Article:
– Improvise can’t be used to pay for anything other than the cost of the spell. For example, if someone casts a Metallic Rebuke targeting your spell with Improvise, you cannot tap additional artifacts to pay for the (3) that Metallic Rebuke requires.
– For spells with Convoke, you weren’t able to, for example, use the mana ability of Birds of Paradise and tap the Birds for convoke; you would have to choose one. Improvise works the same way. So, your Moxen and Cultivator’s Caravan can’t do double-duty improvisation.
Now, that we’ve gone over the abilities of Aether Revolt, let’s take a look at some of the cards on an individual level.
– If Aethergeode Miner was in combat when you activated its ability, it will no longer be in combat when the creature is returned to the battlefield.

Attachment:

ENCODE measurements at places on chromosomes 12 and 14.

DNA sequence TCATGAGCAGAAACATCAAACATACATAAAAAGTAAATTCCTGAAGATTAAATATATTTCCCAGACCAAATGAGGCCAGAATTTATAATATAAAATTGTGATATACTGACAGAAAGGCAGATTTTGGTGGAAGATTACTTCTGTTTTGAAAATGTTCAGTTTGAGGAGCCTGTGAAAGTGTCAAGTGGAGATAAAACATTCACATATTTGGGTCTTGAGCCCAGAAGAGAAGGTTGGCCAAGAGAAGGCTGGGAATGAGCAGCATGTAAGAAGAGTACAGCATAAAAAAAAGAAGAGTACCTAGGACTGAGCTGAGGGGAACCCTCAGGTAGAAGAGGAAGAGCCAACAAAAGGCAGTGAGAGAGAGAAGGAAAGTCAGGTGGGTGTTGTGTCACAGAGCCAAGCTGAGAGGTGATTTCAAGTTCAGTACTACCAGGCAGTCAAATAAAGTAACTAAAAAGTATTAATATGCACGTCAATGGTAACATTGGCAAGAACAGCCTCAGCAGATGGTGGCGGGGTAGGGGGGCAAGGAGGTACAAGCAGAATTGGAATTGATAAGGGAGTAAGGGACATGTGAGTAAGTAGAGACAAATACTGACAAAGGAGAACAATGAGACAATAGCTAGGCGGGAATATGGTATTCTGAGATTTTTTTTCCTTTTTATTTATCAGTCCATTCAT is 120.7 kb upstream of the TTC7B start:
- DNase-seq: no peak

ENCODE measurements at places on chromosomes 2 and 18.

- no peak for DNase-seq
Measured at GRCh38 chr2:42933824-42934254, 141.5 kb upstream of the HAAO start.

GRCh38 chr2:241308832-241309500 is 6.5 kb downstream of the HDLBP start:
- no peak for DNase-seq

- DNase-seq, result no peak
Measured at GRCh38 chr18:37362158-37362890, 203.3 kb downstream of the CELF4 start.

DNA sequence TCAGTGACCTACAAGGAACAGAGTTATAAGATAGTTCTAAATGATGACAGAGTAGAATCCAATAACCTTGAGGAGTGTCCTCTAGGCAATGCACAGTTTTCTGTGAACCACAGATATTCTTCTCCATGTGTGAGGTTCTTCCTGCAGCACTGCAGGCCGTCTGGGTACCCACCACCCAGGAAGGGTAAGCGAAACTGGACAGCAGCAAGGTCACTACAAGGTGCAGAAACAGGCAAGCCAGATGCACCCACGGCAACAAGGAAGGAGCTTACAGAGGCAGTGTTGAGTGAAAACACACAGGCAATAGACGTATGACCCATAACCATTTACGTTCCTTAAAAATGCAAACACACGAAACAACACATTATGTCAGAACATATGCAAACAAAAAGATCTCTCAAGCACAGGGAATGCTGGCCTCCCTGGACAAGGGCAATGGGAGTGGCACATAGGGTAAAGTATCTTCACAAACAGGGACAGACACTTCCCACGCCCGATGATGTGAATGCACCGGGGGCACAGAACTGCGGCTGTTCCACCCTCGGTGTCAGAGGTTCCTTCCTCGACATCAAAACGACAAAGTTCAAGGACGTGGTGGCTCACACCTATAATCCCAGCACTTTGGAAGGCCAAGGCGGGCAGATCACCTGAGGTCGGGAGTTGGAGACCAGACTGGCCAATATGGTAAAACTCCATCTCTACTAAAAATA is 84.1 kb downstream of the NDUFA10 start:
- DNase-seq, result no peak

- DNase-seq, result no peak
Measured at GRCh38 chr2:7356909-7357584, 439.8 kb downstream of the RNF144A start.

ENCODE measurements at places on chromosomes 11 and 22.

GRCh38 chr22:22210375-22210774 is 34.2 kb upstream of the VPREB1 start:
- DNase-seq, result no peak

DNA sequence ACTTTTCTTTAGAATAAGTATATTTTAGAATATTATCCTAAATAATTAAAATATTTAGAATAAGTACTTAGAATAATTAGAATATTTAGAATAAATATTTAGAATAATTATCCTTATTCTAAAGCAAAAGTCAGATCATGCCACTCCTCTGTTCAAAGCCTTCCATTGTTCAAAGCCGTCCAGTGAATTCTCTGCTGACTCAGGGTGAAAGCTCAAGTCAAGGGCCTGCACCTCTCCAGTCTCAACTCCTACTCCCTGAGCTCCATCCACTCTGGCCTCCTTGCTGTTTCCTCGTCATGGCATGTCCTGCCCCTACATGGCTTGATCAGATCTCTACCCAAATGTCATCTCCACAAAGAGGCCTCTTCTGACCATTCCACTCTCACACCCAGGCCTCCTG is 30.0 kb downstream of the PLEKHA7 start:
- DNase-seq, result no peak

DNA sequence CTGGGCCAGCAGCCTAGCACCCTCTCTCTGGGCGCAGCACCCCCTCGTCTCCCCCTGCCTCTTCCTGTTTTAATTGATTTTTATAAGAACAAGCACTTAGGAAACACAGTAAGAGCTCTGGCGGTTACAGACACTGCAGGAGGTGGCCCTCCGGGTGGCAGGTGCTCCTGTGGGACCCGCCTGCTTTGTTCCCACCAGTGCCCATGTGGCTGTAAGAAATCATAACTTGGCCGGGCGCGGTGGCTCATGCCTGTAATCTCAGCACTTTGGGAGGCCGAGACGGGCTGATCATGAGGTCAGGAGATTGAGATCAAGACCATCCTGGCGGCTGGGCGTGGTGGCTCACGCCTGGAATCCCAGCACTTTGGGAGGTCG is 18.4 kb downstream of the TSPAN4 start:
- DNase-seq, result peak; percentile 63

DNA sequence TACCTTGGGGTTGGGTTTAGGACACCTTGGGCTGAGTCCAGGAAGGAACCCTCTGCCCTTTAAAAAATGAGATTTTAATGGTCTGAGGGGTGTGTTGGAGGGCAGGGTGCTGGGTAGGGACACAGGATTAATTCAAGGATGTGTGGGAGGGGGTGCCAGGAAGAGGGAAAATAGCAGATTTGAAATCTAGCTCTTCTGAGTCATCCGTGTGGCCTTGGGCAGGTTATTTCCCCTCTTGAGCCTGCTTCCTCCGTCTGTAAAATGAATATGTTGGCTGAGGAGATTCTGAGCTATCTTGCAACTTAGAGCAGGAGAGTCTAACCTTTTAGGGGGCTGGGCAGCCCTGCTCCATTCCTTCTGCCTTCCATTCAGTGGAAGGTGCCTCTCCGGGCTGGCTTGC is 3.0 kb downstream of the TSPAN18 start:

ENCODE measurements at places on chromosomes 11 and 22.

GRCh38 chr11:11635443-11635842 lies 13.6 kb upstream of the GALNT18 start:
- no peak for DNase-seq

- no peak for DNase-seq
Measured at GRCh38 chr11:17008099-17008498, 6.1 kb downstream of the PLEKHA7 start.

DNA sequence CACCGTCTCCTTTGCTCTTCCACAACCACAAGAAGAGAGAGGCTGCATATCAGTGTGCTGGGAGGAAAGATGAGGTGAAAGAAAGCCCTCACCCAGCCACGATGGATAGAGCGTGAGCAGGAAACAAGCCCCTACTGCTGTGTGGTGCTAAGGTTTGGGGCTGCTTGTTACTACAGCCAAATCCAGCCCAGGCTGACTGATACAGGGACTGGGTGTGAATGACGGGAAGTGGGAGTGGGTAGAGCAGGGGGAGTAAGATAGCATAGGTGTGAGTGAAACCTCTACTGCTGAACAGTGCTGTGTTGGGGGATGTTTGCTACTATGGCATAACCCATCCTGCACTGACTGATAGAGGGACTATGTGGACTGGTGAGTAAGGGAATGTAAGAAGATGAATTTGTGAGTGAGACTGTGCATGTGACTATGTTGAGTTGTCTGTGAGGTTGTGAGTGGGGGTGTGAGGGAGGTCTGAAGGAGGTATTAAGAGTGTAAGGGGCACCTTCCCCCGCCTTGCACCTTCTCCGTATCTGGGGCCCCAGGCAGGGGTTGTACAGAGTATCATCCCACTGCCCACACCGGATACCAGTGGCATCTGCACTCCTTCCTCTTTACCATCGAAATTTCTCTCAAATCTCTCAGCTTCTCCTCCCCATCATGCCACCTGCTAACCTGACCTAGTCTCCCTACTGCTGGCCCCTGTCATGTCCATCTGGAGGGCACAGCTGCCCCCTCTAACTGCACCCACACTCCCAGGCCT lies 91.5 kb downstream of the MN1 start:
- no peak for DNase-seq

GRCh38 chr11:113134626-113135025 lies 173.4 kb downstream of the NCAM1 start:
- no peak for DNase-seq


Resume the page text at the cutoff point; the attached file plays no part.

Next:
– If you want to try to kill the Aethertide Whale, you can respond to the ETB ability with a kill spell before your opponent gets the six energy. However, if they have four or more energy before Aethertide Whale resolves, this trick won’t work.
– The number of energy you get is based on the number of creatures you control when Aetherwind Basker’s ability resolves.
Aid from the Cowl
– You may always choose to put the card on the bottom of your library, even if it is a permanent card.
Baral, Chief of Compliance
– Baral’s triggered ability will be put onto the stack after your counter spell resolves. If your counter spell becomes illegal (such as, it was countered by another spell), Baral’s ability won’t trigger for that spell. It actually checks to see if that spell countered another spell.
– Baral’s ability will only trigger if the card has the word ‘counter’ in its text. Cards like Mindbreak Trap, for example, will not trigger Baral.